The temperature was flirting with triple digits when Rob Johnson pulled into a parking spot about as far from the front of the Lowe's store as a customer could get.
Johnson didn't mind the walk to the front door of the home improvement store at College Center in east Bakersfield. Finding a well-shaded parking spot was easily worth the inconvenience.
"When you park in the sun, the car's like an oven when you get back in it," he said. "I look for shade. Every time."
At River Run Plaza at Coffee Road and Olive Drive, Kulwant Singh Sangha used the same strategy. He parked beneath a tree with a healthy shade canopy, even though it was in mid-lot, a bit of a walk to the Albertson's.
"I see people parking $100,000 cars in the sun. I like the shade," he said.
It's a dance that's played out in parking lots all over Bakersfield during the scorching summer months. The shaded spots are like gold, and some shoppers will cruise until they find one.
Unfortunately, large shade trees are too often a rare luxury in the city's myriad commercial parking lots.
Melissa Iger, executive director of the Tree Foundation of Kern and a certified arborist, says the city's parking lots are notorious for sporting tiny twigs that don't deserve to be called trees, improperly pruned flora incapable of providing decent shade, and pitiful saplings that may never grow old.
Many owners and operators of commercial developments often prune trees in the spring or summer to keep their signage and store fronts unobstructed, or just because they lack the knowledge of fundamental tree care. It's a recurring practice that makes Iger want to scream.
Especially in a place like Bakersfield, where scrambling eggs on the sidewalk is child's play, and poor air quality is improved by the presence of trees.
"The International Society of Arboriculture guidelines for tree trimming are not followed here in Bakersfield, for the most part," Iger said. "No more than 20 percent of a tree’s canopy should be removed at one time. That would open the canopy and let wind flow through the leaves without much damage being done to the tree."
Unfortunately, it's common to see parking lot trees pruned down to nubs.
Some of the most bleak, ugly and scalding-hot parking lots are attached to developments that originally were required, as conditions of construction, to plant and maintain landscaping that included trees. Lots of trees.
Some owners and operators of commercial developments either so radically trim trees to keep their signage and store fronts in clear view from the street, or just neglect to maintain the required landscaping. Trees die from natural causes, intentional neglect or from over-pruning.
Last year, Bakersfield City Councilman Bruce Freeman led an effort to add wider and taller landscaping standards to the streetside edges of new commercial parking lots to keep them from looking like so many used car lots.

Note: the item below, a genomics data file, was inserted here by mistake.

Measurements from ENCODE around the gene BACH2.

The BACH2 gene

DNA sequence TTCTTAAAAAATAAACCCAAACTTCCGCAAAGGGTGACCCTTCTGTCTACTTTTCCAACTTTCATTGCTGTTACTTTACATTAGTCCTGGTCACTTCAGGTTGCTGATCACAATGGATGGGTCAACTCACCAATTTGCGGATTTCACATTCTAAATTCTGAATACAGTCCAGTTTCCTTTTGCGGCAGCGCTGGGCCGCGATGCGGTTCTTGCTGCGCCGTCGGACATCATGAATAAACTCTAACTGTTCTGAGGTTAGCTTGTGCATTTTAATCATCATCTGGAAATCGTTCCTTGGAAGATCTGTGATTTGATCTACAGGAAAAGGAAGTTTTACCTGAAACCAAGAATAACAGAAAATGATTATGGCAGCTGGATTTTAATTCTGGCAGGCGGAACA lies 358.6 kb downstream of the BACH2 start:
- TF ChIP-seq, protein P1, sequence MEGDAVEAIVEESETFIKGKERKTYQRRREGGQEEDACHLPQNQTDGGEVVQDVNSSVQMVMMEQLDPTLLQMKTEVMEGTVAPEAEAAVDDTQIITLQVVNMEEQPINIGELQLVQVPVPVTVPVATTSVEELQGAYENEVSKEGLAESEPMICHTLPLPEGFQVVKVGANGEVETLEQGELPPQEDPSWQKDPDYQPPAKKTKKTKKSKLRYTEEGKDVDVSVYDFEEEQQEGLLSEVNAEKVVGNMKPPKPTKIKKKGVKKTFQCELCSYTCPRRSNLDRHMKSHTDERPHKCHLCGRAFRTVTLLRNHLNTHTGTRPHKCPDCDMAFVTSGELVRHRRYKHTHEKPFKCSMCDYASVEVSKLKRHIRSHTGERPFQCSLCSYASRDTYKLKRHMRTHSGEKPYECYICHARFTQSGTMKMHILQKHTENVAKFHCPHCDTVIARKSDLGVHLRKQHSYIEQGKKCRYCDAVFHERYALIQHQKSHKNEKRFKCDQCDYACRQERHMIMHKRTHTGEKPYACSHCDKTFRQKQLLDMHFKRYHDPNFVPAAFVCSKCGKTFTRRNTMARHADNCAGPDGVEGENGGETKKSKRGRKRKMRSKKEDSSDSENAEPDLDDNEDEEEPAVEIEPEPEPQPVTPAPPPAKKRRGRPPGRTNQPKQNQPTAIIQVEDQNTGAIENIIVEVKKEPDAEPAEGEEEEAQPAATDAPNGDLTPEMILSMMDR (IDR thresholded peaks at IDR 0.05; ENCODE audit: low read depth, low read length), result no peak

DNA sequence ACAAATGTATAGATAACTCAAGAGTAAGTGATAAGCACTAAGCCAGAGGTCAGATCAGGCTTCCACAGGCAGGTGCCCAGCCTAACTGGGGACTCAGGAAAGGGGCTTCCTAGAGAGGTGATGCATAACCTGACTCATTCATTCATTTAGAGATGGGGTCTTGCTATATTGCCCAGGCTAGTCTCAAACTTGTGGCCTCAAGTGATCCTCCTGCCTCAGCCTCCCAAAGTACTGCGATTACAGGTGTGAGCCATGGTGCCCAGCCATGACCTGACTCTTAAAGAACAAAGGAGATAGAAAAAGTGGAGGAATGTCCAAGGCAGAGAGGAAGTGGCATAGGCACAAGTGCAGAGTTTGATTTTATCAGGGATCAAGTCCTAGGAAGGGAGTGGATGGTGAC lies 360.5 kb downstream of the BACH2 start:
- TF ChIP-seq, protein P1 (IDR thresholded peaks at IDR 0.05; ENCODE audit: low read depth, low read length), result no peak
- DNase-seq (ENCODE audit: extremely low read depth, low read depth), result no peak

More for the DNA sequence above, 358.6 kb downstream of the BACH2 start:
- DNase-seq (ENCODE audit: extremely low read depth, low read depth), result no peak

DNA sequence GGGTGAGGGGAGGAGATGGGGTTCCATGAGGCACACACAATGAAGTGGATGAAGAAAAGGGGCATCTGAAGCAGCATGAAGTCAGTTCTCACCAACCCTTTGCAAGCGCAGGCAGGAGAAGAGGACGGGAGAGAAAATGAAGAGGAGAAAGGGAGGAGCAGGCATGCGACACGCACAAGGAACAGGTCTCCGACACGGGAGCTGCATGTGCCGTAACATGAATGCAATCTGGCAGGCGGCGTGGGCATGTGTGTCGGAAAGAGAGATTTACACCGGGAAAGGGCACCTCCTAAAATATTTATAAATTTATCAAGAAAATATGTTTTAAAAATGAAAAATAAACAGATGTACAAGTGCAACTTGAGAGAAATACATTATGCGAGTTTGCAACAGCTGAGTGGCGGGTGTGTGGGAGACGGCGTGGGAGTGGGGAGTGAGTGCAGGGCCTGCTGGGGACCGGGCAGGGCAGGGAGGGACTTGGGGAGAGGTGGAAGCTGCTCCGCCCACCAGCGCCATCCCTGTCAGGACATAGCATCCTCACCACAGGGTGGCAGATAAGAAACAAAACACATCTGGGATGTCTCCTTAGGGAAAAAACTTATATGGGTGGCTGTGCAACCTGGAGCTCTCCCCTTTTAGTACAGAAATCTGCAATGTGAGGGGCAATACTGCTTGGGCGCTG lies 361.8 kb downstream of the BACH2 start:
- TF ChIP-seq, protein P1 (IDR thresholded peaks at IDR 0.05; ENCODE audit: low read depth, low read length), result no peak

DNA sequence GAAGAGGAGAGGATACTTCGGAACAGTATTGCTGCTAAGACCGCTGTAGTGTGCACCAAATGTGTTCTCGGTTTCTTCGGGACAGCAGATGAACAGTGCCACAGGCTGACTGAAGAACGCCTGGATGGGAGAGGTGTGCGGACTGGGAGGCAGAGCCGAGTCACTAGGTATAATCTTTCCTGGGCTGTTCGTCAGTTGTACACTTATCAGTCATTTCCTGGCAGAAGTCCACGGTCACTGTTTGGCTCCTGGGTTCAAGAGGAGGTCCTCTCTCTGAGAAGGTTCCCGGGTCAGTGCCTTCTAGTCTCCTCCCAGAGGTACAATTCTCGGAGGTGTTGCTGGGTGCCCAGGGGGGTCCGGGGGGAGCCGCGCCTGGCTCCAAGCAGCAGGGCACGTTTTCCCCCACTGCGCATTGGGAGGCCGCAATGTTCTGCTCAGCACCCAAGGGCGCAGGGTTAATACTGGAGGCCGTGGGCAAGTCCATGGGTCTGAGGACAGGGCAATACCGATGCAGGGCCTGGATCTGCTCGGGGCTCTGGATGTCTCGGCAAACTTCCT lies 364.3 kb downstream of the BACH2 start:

Many agree that it was a step in the right direction, but the new requirements do not address the need for shade for shoppers.
"The ordinance we passed did not address shade," Freeman said. The target of the ordinance was very specific, to avoid creating eyesores for passing motorists.
Freeman said shade trees are important in parking lots, but it's not an issue that he has been hearing about from his constituents.
"No one has brought that issue up since I've been on the council," he said. "If there's interest, the public has to speak up."
In truth, the problem isn't with lack of regulation through city ordinances.
Wayne Lawson, an assistant planner with the city of Bakersfield, said the requirements, called performance standards, are the same for parking lots at commercial, industrial and apartment complexes.
It's a standard that may surprise you.
Forty percent of the asphalt or concrete surface of a parking lot has to be shaded, Lawson said.
"Before 2001, the parking lot standard was 30 percent," he said.
But enforcement is not always possible as it is a function based on having adequate resources.
"We don't have landscape police out there," he said.
However the city's Code Enforcement section will investigate complaints that come in from the public.
For older parking lots that may be out of compliance, the filing of a building permit is usually what it takes to attract the attention of the city.
"If someone comes in for a permit and we notice deficiencies in the landscaping, we can use the permit as leverage for the applicant to take corrective action to address the deficiencies," Planning Director Kevin Coyle said in an email.
Iger and others would like to see more done. Require the city's vast parking lots be planted with shade trees that are allowed to grow larger than a bush. Require code enforcement officers to annually inspect projects to determine if the landscaping is being properly maintained. Require commercial property owners to replace dying or dead trees.
At Olive Plaza, a shopping center on Olive Drive near Highway 99, several planters are without trees. At least six trees could be added to the total.
At the FoodMaxx on Chester Avenue, a dead tree has been standing barren and ugly for years.
At College Center on Columbus, tiny trees that don't throw any appreciable shade share the lot with some much healthier trees.
Indeed, as Iger says in her list of the best- and worst-shaded lots, it's not difficult to spot tree problems in Bakersfield's commercial parking lots.